FinCEN Proposes Rule to Combat Illicit Finance and National Security Threats in Investment Adviser Sector

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The Financial Crimes Enforcement Network (FinCEN) announced on February 13, 2024, that it will impose Bank Secrecy Act / Anti-Money Laundering (BSA/AML) compliance requirements on certain investment advisers, issuing a Notice of Proposed Rule Making (NPRM) to that effect. If adopted, the requirements will impose a significant compliance burden on investment advisers, especially smaller institutions with a narrow investment focus on private and venture funds. The compliance requirements are specific to BSA/AML programs, suspicious activity reporting, and record keeping.   

Treliant, a trusted advisor to financial services clients, provides critical support to institutions as they establish or enhance BSA/AML and sanctions compliance and operational programs. Treliant helps ensure that institutions efficiently establish tailored and risk-based programs with minimal impact on existing compliance, operations, and personnel. Our team include both former regulators and industry veterans, including in the investment management space.  


On February 13, 2024, FinCEN issued a notice inviting comments on an NPRM that proposes to impose BSA/AML compliance requirements on certain investment advisers that are registered with the SEC. Investment advisers vary in their business model and size, but generally provide services such as portfolio/asset management, financial planning and pension consulting. The rule would apply to two classes of investment advisers that have over $100mn in assets under management (AUM): 

  • Investment advisers who are registered with the SEC, otherwise known as Registered Investment Advisers (RIAs) 
  • Exempt Reporting Advisers (ERAs) who advise 1) private funds and have less than $150mn in AUM or 2) advise only venture capital funds. ERAs are exempt from SEC registration but are subject to certain reporting requirements pursuant to the Investment Advisers Act of 1940.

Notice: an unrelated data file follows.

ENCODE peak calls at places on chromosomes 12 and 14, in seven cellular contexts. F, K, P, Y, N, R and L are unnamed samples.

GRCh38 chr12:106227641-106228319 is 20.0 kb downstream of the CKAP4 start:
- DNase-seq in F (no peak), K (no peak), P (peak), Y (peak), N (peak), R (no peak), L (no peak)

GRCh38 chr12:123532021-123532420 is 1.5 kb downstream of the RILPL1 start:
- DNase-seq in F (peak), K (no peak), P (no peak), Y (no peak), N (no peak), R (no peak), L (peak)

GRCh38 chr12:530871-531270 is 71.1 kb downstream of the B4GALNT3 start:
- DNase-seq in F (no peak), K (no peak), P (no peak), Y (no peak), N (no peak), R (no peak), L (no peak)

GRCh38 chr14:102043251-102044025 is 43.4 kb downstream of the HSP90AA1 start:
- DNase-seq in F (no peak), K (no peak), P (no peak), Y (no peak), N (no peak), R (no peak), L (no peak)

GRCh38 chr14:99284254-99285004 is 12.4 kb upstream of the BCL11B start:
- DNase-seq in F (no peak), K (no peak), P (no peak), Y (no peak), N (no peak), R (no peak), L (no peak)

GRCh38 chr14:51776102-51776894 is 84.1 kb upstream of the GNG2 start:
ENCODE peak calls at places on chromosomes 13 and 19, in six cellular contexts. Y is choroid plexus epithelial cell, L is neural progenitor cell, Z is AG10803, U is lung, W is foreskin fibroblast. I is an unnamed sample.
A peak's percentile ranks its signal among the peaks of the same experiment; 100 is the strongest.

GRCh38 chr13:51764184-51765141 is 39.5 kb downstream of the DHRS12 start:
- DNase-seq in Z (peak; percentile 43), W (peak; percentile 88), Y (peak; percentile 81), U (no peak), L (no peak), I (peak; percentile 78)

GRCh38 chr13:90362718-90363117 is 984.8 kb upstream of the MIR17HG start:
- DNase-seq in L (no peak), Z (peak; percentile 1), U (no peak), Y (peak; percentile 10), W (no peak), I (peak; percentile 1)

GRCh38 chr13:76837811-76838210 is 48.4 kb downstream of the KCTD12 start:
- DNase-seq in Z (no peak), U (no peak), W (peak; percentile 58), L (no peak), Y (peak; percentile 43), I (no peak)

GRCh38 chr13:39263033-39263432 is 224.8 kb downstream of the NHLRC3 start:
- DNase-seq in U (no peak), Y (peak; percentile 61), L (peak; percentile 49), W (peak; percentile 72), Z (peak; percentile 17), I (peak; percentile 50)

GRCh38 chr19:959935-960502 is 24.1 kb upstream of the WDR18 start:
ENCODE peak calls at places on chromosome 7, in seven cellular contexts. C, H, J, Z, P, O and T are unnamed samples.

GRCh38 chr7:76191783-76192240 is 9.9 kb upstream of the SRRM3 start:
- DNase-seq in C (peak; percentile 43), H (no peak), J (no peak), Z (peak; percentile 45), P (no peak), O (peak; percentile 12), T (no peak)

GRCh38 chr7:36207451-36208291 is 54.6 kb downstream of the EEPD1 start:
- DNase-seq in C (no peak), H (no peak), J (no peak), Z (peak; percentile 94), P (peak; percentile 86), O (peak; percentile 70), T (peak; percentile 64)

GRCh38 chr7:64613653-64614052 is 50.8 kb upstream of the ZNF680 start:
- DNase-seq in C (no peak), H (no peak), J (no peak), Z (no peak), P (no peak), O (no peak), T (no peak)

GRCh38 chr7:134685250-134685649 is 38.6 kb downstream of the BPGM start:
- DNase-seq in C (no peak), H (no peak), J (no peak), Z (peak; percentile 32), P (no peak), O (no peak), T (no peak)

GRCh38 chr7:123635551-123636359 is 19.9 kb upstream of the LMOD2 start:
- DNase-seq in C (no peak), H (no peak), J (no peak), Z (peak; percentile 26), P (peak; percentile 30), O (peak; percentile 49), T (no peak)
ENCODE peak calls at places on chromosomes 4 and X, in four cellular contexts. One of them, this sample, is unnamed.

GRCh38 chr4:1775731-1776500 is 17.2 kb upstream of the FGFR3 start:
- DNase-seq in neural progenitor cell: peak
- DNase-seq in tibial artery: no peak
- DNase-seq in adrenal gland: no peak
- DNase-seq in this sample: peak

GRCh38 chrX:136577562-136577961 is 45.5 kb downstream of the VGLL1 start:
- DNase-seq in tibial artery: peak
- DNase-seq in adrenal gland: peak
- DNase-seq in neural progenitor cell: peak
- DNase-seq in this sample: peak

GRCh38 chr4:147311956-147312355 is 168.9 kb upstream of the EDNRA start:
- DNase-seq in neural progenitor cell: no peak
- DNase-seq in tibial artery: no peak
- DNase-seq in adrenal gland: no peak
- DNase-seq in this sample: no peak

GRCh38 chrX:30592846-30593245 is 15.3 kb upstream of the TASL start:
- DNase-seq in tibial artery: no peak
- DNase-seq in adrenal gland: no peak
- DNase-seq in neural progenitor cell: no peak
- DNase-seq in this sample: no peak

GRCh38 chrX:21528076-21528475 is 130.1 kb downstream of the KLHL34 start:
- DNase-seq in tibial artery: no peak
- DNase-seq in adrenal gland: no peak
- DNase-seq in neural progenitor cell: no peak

If approved, the proposed rule would require RIAs and ERAs to undertake the following:  

  • Implement an effective AML/CFT program (internal policies, procedures, and controls, designation of an AML or Compliance Officer, an independent audit function, and an ongoing training program). 
  • File Suspicious Activity Reports (SAR) and CTR with FinCEN. 
  • Establish record-keeping requirements around the transmittal of funds (Recordkeeping and Travel Rule); FinCEN is seeking feedback on this.  
  • Comply with information-sharing provisions between and among FinCEN, law enforcement agencies and other financial institutions under section 314 (b) of the USA Patriot Act. 

Investment Advisers will not be required to establish a customer identification program (CIP) or collect beneficial ownership information for legal entity customers at this time. FinCEN plans to address these requirements in subsequent rulemakings.   

In addition, FinCEN will delegate its BSA/AML compliance examination authority to the SEC given its existing activities in this sector.  

Certain investment advisers are subject to anti- money laundering and counter terrorism (AML/CFT) requirements or perform some specific activities (such as customer due diligence and screening), but the industry in general is not subject to the comprehensive requirements set forth in the Bank Secrecy Act (BSA) (as compared to banks, for example). This is because “investment advisers” are not included in the definition of “financial institutions” under the BSA. Citing this regulatory framework, FinCEN expressed concern about potential illicit activities being conducted in the industry as well as investments in start-ups (via investment funds) by Russia and China that may give them access to sensitive information and technology.